Morphologic-phylogenetic analysis of the late Cenozoic Chlamydini von Teppner (Bivalvia: Pectinidae) of southern South America
Santelli, María Belén; Alvarez, Maximiliano J.; del Río, Claudia J. (2021), Morphologic-phylogenetic analysis of the late Cenozoic Chlamydini von Teppner (Bivalvia: Pectinidae) of southern South America, Dryad, Dataset, https://doi.org/10.5061/dryad.0zpc866vd
The tribe Chlamydini was highly diversified in the marine Neogene of southern South America, reaching its maximum taxonomic diversity during the Miocene. However, the evolutionary relationships of South American taxa remain uncertain. This is the first phylogenetic analysis based on a large morphological matrix on Pectinidae, which is focusing on South American taxa and species related to Chlamys s. The phylogenetic analysis is based on a matrix composed of 145 shell characters scored for 48 species and multiple searches were conducted using equal and implied weighting. Two new monophyletic clades are defined, Multiplicata and Pauciplicata. The first includes Dietotenhosen, Ckaraosippur, Zygochlamys, Moirechlamys (South America), the Northwest Pacific Azumapecten, and the Northeast Pacific Chlamys hastata. Pauciplicata is represented by Chokekenia (Patagonia Argentina), Laevichlamys (tropical Atlantic and Indo-Pacific), Semipallium (Indo-Pacific), Swiftopecten (South America and North Pacific), and Jorgechlamys +Reticulochlamys (Patagonia, Argentina). All these genera are monophyletic except for the paraphyletic Jorgechlamys. The oldest documented occurrence of the tribe is Semipallium foulcheri from the early Oligocene, which is a derived taxon that pushes the divergence time of basal genera to the Eocene–Oligocene boundary, generating ghost lineages in several clades, except for Jorgechlamys+Reticulochlamys. Pauciplicata and Multiplicata diverge in the early history of the tribe, at the Eocene–Oligocene boundary. Future analyses are necessary to gain a better understanding of the taxonomic arrangement of this poorly understood tribe to discover the relationships on its deepest nodes, which probably allow to resolve many ghost lineages.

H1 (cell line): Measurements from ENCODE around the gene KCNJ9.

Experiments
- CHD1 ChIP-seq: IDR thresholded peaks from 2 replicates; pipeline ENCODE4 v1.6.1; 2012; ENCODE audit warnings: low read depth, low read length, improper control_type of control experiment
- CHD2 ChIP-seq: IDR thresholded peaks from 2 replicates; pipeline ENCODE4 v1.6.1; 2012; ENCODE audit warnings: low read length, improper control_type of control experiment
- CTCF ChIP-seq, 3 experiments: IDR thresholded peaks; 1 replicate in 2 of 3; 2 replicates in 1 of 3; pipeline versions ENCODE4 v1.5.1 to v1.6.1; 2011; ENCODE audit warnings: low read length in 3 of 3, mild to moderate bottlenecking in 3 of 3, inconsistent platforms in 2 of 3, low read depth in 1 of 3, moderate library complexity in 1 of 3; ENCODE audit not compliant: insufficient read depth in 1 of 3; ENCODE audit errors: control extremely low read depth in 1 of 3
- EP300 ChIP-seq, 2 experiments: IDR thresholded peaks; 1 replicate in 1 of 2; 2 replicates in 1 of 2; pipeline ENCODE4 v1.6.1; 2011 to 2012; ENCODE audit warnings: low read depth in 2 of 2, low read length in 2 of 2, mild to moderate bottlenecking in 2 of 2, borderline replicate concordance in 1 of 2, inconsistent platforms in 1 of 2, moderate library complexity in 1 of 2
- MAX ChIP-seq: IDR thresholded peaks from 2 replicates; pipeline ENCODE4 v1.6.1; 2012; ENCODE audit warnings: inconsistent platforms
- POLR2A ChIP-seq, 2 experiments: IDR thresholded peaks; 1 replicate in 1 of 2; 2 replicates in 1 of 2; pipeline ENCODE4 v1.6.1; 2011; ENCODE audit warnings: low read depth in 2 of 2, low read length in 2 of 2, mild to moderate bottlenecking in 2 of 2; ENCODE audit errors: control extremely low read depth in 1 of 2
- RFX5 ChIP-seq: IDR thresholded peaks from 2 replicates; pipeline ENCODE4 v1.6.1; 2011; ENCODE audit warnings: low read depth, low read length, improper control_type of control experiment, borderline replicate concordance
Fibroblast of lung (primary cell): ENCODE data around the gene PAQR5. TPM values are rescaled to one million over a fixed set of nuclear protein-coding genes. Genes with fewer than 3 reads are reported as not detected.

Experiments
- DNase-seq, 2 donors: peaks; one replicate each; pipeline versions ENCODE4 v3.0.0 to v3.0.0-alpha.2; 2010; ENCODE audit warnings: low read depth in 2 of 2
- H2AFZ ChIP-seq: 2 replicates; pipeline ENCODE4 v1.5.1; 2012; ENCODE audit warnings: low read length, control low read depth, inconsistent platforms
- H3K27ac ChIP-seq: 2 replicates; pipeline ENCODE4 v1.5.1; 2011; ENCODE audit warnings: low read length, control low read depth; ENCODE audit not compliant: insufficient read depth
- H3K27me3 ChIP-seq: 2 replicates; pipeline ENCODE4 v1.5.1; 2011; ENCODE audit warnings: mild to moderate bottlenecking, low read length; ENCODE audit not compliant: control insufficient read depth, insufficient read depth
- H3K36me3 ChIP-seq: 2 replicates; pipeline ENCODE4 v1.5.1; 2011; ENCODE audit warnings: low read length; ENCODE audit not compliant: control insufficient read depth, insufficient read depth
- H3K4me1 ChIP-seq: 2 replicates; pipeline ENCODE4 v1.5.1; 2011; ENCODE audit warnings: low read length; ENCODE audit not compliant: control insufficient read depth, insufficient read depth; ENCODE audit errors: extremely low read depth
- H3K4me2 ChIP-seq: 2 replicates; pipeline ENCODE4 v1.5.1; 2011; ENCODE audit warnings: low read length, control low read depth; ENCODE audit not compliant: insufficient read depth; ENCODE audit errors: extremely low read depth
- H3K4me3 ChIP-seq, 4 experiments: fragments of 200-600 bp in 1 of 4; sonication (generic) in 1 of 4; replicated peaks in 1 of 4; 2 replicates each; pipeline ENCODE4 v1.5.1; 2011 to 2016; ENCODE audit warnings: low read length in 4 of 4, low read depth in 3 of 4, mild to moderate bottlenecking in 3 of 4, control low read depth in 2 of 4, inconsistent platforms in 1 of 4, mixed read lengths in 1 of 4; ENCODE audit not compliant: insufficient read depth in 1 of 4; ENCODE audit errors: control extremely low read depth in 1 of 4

The present contribution is focused on 17 species of Chlamydini from the late Cenozoic of Argentina, Chile, and Peru and it comprises 48 species of pectinids in total. Two South American species of Psychrochlamys are also included. Most of those taxa were studied from specimens in hand and some through high-quality images after being compared with proper systematic descriptions.
Phylogenetic searches, branch supports, and tree calibration.
The software TNT v1.5 (Goloboff & Catalano 2016) was used to conduct heuristic tree searches because the high number of herein included taxa. Space was configured for 20000 trees in memory and the searches were conducted applying maximum parsimony criterion, starting from 100 replicates of Wagner trees with random addition sequence (RAS) of taxa, which is followed by Tree Bisection and Reconnection (TBR) branch-swapping algorithm saving 10 trees per replication. To minimize the effect of the homoplasy, characters were weighted (as suggested by Goloboff et al. 2003; Goloboff et al. 2008), which allows obtaining more reliable and stable results when a complex matrix that includes a high number of homoplastic characters is analysed.
Search strategies involve two weighting arrangements: equal weights and implied weighting (Goloboff 1993), the latter using concavity (k) values from 1 to100 by increments of 1, and both strategies under traditional searches.
Clades recovered in different search strategies were illustrated through sensitive grids (Wheeler 1995; Pérez, 2019). To measure branch support, the resampling method was used by means of frequency differences (GC), and the Jackknife (jk) index (Farris et al. 1996) was computed with a p=0.14 (equivalent to remove 10% of the characters) (Goloboff et al. 2003) for1000 pseudo-replicates. The consistency (CI) and retention (RI) indices were computed (Farris 1989). Common synapomorphies of the selected topology (k=48–68) are described and listed below in the results section.
One of the most frequent topologies (implied weighting, k=48–68, recovered for twenty values of concavity) was selected to be temporally calibrated using R (R Core Team 2019 3.6.0). The packages ‘paleotree’ (Bapst 2012), ‘ape’ (Paradis et al. 2004; Popescu et al. 2012) and ‘strap’ (Bell & Lloyd 2014) were loaded to read the matrix and tree topology, and implement different functions in R. The functions ‘timePaleoPhy’ and ‘geoscalePhylo’ were applied by means of the minimum branch length (mbl) method of calibration with a mbl of 0.1 My, in which a minimum branch duration is setting a priori.
Consejo Nacional de Investigaciones Científicas y Técnicas